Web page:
Matthews Asia: Online To Offline – China’s Great Technology Migration by Michael Oh, CFA, Matthews Asia
A few years back, when we last wrote extensively about the significant developments undergone by Asia’s technology industries over the previous decade, the focus was on the region’s transformation into an innovator of new emerging technologies and the world’s largest manufacturer and exporter of information and communication technology products. Not only has the region earned its place as a major importer and consumer of its own products, it has also increasingly become a trendsetter in new emerging technologies. Key to this has been the Asia’s ability to leapfrog certain technological developments, making much quicker transitions to new technologies than Western countries: jumping from fixed line to wireless communications and moving away from desktop devices to mobile devices. Now, the latest interesting instance of technology leapfrogging that is happening in Asia is dubbed “Online-to-Offline,” commerce, or O2O—an e-commerce model that combines offline opportunities with online platforms. Asia’s Internet companies that have already conquered the online space in their domestic arenas are now aggressively moving into more traditionally offline business models and services. And this is happening at a faster pace than Western counterparts.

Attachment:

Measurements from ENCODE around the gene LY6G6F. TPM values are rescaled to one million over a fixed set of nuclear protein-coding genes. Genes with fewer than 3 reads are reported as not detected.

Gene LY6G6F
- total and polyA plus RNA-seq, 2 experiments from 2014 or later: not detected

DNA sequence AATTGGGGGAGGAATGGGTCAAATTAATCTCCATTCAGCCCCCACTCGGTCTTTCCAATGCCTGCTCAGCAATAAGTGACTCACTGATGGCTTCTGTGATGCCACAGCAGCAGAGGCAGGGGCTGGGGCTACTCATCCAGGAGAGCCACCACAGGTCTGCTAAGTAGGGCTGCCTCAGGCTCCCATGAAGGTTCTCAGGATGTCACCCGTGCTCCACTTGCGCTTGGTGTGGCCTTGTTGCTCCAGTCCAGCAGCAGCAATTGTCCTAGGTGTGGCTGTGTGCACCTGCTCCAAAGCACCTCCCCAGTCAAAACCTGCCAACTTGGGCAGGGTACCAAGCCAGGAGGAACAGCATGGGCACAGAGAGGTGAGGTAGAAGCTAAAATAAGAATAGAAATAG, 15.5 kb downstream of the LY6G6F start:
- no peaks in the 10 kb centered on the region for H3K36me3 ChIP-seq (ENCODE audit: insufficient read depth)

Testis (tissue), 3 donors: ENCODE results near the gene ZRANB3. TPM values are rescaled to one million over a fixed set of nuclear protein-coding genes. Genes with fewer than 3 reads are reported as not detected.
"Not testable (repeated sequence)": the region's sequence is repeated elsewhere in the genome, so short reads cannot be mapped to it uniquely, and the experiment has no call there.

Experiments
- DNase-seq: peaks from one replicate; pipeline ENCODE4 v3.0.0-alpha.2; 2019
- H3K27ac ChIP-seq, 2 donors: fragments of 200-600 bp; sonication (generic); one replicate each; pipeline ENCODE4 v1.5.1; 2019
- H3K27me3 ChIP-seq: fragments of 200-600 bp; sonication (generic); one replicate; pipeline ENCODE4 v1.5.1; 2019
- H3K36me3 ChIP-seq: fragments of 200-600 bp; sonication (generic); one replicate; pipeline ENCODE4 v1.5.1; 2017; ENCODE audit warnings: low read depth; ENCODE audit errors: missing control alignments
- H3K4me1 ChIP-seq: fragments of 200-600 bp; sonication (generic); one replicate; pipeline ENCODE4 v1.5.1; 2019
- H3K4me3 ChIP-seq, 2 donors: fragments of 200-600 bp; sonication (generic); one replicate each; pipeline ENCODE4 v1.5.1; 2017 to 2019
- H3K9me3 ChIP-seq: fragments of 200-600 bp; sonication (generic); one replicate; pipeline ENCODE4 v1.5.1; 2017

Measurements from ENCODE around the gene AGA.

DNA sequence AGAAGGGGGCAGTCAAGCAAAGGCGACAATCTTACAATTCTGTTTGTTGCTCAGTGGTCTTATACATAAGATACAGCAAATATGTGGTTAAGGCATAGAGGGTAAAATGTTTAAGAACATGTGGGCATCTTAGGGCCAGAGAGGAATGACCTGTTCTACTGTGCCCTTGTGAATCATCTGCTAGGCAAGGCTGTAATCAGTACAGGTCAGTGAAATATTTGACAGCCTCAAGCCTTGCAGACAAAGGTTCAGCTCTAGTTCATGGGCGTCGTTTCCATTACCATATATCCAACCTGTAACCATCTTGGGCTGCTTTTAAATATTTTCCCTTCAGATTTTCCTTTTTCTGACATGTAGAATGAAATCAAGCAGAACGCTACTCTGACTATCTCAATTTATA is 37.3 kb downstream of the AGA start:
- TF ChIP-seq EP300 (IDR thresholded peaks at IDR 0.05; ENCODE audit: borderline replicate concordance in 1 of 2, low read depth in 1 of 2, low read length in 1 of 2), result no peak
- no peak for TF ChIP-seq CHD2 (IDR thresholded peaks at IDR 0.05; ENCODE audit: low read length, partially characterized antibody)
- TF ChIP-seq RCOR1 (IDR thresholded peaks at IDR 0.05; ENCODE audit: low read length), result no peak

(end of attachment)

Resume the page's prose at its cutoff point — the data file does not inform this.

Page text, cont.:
Online gaming and Internet portal companies in Asia have long set global trends and were among the region’s first generation of online firms. Online gaming companies first started to boom in South Korea as a result of government-led infrastructure spending—Korea was a pioneer in putting in place solid Internet infrastructure in the late 1990s and early 2000s, which was crucial to the development of its gaming industry. The industry then spread to China and the rest of Asia. Portal companies provided basic services, such as news, weather and email, and by and large, Internet companies were providing very niche services and products to Asia’s consumers.
Now, there’s an entirely new generation of Internet companies: e-commerce, social networking and location-based service (LBS) companies, which involve location data to control features in the way that ride-sharing apps like Uber do. The new wave of Internet companies has become much more ingrained in the everyday lives of consumers, and is occupying a much bigger share of their time. In Asia, the reach and impact of e-commerce has been much larger in China than anywhere else.
South Korea and Japan had relatively well-developed, well-organized and modern retail industries when e-commerce industries were first started. But in China, e-commerce companies quickly gained ground and won market share faster and more easily than did their counterparts in South Korea and Japan. In China, e-commerce companies command a much bigger market capitalization than all offline companies combined; whereas in South Korea and Japan, offline retail companies still command higher market capitalization. Many consumers in China, especially in smaller cities, have grown up with the availability of online shopping. In fact, shopping online was really the only option they had given the lack of physical retail stores in those cities. To many Chinese consumers, these e-commerce companies became everyday household brands. Now, the e-commerce sector is beginning to emerge in India. Given the even smaller footprint of organized retailing in India, compared to China, Indian e-commerce companies are poised to grab an even bigger share of retailing than their counterparts in China have.
O2O: China Leading the Way